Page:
Notice that the anchor rode (chain/line that attaches the anchor to the boat) is cleated off on the port side to secure the anchor up and that the remainder of the rode leads through the "hawspipe" (to the left of the "UP" switch) into the anchor locker. The first step to lowering the anchor is to remove the cap from the hawespipe. As a rule of thumb, you want to put out anchor rode which is 7 to 10 times the water depth. Pull enough anchor rode out of the locker and lay it out neatly up and down the deck. Next, uncleat the anchor rode on the port cleat which was holding the anchor securely and recleat the rode at the maximum amount of scope you expect to let out. Make sure the boat is completely stopped and, once the rode is cleated, you simply step on the down button and the windlass will lower the anchor. Make sure that you keep your hands and feet clear so you don\’t get tangled in the anchor rode and get pulled off the vessel.
Lesson Three: How Does A VHF Radio Work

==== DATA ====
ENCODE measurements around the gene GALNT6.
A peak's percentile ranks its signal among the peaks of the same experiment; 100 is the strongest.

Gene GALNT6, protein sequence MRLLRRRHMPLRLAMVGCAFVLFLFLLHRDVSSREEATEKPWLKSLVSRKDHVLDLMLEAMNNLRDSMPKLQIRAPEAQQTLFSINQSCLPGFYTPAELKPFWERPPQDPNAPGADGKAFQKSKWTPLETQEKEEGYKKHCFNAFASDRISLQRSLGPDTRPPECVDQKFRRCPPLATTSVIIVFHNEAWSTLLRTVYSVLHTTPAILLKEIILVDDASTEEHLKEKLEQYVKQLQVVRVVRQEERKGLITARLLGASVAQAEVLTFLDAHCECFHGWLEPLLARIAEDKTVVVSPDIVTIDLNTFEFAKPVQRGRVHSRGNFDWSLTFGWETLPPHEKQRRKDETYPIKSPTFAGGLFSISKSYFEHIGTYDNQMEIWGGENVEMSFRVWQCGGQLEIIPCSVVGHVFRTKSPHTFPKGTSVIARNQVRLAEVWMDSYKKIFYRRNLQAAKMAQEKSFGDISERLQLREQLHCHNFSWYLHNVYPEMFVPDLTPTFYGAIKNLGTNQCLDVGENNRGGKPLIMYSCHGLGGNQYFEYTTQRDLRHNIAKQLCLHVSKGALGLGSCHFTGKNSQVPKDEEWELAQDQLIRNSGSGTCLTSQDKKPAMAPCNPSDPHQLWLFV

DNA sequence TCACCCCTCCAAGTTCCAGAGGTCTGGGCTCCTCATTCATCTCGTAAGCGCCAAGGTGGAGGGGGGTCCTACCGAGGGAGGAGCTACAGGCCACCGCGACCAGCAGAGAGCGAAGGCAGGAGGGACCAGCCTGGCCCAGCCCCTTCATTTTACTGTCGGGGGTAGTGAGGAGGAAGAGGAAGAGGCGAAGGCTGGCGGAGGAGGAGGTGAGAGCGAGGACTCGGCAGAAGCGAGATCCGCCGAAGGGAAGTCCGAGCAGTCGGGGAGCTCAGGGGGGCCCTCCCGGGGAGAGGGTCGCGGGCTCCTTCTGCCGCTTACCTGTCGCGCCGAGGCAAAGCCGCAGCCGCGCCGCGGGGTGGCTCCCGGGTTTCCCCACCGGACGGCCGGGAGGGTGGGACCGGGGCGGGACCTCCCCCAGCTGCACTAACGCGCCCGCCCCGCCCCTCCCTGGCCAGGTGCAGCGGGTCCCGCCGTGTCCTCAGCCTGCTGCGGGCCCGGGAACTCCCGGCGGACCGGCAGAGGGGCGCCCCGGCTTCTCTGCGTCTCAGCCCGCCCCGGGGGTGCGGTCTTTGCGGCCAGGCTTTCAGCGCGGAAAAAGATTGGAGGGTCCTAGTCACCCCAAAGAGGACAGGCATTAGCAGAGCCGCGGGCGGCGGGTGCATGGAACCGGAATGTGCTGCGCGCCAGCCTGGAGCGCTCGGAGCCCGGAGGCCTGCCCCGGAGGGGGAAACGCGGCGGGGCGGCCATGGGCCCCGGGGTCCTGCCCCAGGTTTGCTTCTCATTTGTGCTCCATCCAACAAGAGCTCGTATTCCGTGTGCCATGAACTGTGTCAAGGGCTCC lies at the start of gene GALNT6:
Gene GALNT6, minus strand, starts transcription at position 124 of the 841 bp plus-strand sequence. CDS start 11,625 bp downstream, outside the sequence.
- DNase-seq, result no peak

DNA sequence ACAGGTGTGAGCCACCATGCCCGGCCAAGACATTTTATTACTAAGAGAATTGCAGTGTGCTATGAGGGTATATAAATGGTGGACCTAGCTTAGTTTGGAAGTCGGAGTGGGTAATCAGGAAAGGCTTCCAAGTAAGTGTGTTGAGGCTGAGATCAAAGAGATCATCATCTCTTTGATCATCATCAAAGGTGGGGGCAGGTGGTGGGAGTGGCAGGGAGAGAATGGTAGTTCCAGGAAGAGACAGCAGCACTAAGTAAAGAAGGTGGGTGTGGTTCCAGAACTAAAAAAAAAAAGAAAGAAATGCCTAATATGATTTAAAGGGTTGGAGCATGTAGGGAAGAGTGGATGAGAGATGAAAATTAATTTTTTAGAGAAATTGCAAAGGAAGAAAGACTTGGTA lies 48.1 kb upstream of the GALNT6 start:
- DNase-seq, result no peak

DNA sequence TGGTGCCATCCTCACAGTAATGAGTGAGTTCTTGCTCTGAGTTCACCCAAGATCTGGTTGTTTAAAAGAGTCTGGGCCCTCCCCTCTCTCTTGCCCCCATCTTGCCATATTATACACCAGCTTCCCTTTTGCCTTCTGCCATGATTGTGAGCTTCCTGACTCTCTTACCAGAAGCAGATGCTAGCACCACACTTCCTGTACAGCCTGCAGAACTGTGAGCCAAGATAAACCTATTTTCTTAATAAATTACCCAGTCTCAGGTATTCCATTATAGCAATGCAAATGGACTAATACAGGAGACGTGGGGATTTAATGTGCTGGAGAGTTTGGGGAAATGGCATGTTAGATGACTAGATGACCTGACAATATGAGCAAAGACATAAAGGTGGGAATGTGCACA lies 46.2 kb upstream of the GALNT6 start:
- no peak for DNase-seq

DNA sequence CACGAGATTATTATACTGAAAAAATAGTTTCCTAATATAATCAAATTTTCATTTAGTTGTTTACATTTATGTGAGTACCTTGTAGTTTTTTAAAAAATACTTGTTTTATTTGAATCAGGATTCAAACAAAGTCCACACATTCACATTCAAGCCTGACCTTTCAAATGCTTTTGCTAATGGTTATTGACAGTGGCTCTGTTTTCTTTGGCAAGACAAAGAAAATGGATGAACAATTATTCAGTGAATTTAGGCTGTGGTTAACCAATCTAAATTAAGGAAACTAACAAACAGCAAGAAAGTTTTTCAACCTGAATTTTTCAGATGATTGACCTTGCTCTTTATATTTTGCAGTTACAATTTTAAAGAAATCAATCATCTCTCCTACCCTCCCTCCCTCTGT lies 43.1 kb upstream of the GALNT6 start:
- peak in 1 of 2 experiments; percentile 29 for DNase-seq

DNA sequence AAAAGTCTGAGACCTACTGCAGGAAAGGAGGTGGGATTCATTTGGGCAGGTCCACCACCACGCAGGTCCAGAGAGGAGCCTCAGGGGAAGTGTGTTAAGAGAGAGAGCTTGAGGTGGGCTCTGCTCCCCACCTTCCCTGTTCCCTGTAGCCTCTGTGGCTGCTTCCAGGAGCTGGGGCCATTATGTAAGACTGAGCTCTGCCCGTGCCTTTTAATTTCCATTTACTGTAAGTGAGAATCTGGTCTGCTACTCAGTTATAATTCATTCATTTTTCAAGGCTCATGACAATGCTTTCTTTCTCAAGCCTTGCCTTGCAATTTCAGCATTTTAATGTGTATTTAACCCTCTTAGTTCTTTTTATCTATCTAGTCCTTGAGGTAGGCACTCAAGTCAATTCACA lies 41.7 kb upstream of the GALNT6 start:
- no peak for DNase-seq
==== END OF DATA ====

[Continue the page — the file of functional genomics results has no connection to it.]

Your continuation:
The vessel’s VHF radio is fairly simple to operate and if the owner/skipper was operating legally, it should already be tuned to channel 16 which is the hailing and distress frequency. For more information on VHF radio procedures look at Marine Radio Procedures in the Nautical Know How Tips Archive.
In order to call for assistance, hold down the "transmit" button on the side of the microphone and speak directly into the mike. Once you have delivered your message, release the button and wait for a response.
Let’s explore two different scenarios in which you might find yourself. Whether you are in a single engine or twin engine boat really doesn’t matter. As was mentioned above, we aren’t going to make you boathandlers, just emergency situation solvers.